Before the first round of the election, the action arm of the national Muslim advocacy organization Emgage had endorsed Whitmire. That endorsement has not “rolled over” to the runoff, according to Palwasha Sharwani, the executive director of Emgage’s Texas chapter.

“The runoff is a new election, and we’re living in a new world now. We’re living in a new Houston, ever since the attacks of Oct. 7,” she said.

Pointing to the images of children in Gaza injured and orphaned by Israeli bombing, Sharwani said she worries many Muslim voters in Houston may simply sit out the race.

“If you can’t be moved into calling for a ceasefire or demanding a ceasefire from your president or your senator or whoever, then it makes us wonder: Who are you?” she said.

The war has sparked a wide range of reactions from Houston’s diverse Jewish communities. Renee Wizig-Barrios, president and chief executive officer of the nonpartisan Jewish Federation of Greater Houston, said she did not necessarily expect mayoral candidates to weigh in on foreign relations.

Jackson Lee, however, is in a unique position, said Wizig-Barrios, who opposes a ceasefire.

“In her current role as a congresswoman, we do think it is important to know where she stands,” Wizig-Barrios said. “These are women, children, elderly, babies who have been ripped from their homes. We think it’s nonsensical to talk about a ceasefire when we still have all of these hostages held by Hamas.”

Wizig-Barrios said she was grateful Whitmire backed the Texas Senate resolution.

Fear at home

Thousands of Houstonians have personal connections to Israel and Gaza, but the war also has sparked concerns about hate crimes and hate speech in the United States.

Muslims across the country were alarmed when a Muslim pediatrician was stabbed to death last month outside her apartment in Conroe.

Police said earlier this month they still were seeking answers as to why Talat Jehan Khan was killed. Sharwani said many Muslims fear it was a hate crime.

“They were disturbed because she had been very active in the masjid and the community,” Sharwani said. “She had a story, and that story resonated with all of us.”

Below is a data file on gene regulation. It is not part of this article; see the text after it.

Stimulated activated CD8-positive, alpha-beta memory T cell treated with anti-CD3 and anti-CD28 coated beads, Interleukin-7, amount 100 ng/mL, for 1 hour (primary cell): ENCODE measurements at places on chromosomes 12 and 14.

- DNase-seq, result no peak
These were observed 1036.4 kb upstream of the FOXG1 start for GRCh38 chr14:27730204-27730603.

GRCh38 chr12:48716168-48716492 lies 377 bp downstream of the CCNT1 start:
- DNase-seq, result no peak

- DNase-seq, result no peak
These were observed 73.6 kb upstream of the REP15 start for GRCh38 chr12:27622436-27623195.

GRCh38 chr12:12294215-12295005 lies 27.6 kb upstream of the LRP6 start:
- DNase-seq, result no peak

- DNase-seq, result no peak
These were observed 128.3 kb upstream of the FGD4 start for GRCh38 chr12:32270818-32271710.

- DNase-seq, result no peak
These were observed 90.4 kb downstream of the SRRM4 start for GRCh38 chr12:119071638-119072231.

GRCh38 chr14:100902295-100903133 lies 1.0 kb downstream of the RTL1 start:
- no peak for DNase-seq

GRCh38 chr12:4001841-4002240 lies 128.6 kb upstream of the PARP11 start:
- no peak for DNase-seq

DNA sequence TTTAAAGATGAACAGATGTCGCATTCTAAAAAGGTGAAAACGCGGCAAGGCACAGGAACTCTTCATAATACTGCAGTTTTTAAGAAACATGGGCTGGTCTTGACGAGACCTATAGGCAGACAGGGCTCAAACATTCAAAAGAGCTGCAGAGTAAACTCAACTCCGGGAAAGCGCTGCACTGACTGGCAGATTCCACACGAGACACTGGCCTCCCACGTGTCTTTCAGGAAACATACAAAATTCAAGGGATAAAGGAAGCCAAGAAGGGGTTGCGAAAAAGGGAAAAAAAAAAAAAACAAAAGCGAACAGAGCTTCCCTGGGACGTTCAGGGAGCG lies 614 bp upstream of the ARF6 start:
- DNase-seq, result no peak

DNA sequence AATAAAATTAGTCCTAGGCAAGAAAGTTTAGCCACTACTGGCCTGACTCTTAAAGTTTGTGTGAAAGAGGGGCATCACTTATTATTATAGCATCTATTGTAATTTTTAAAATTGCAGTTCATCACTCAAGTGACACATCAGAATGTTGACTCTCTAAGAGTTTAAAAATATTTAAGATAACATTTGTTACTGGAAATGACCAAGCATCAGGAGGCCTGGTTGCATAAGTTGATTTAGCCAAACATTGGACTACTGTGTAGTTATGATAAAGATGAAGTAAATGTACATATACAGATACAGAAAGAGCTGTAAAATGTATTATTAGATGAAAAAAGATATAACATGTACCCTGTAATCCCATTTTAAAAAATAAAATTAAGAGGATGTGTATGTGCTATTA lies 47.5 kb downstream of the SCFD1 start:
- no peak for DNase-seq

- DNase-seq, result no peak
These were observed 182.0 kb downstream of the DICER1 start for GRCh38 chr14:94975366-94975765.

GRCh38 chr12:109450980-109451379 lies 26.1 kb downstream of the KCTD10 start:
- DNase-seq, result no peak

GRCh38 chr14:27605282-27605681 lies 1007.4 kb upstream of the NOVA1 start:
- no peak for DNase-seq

When combined with the candidates’ positions on the war itself, Muslims are feeling increasingly isolated, she said.

“We have a lot of things to worry about, and we need them to reach out to us and check in on us,” she said. “We’re always having to advocate that we’re people and we’re human beings.”

Despite Muslims’ concerns about their personal safety, Sharwani said she was skeptical of the idea of increased police presence, pointing to the surveillance of mosques and Muslim student groups after the Sept. 11, 2001 attacks.

Security has been ramped up at synagogues around the region in response to antisemitic incidents and threats. Wizig-Barrios cited a survey that found 70 percent of Jewish Americans reported feeling less safe than before the war began.

“The level of antisemitism, and the level of fear in the community, is extremely significant, very troubling,” she said.

Both Whitmire and Jackson Lee have longstanding relationships with the city’s Jewish communities, Wizig-Barrios said. She was heartened by gestures like their appearance at Congregation Beth Yeshurun.

“When you think about this in the context of a mayoral race, I think one of the things we definitely want from our mayor is someone who will stand with us, who will speak out against antisemitism,” she said.

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Matt Sledge is the City Hall reporter for the Abdelraoufsinno. Before that, he worked in the same role for the Times-Picayune | New Orleans Advocate and as a national reporter for HuffPost. He’s excited...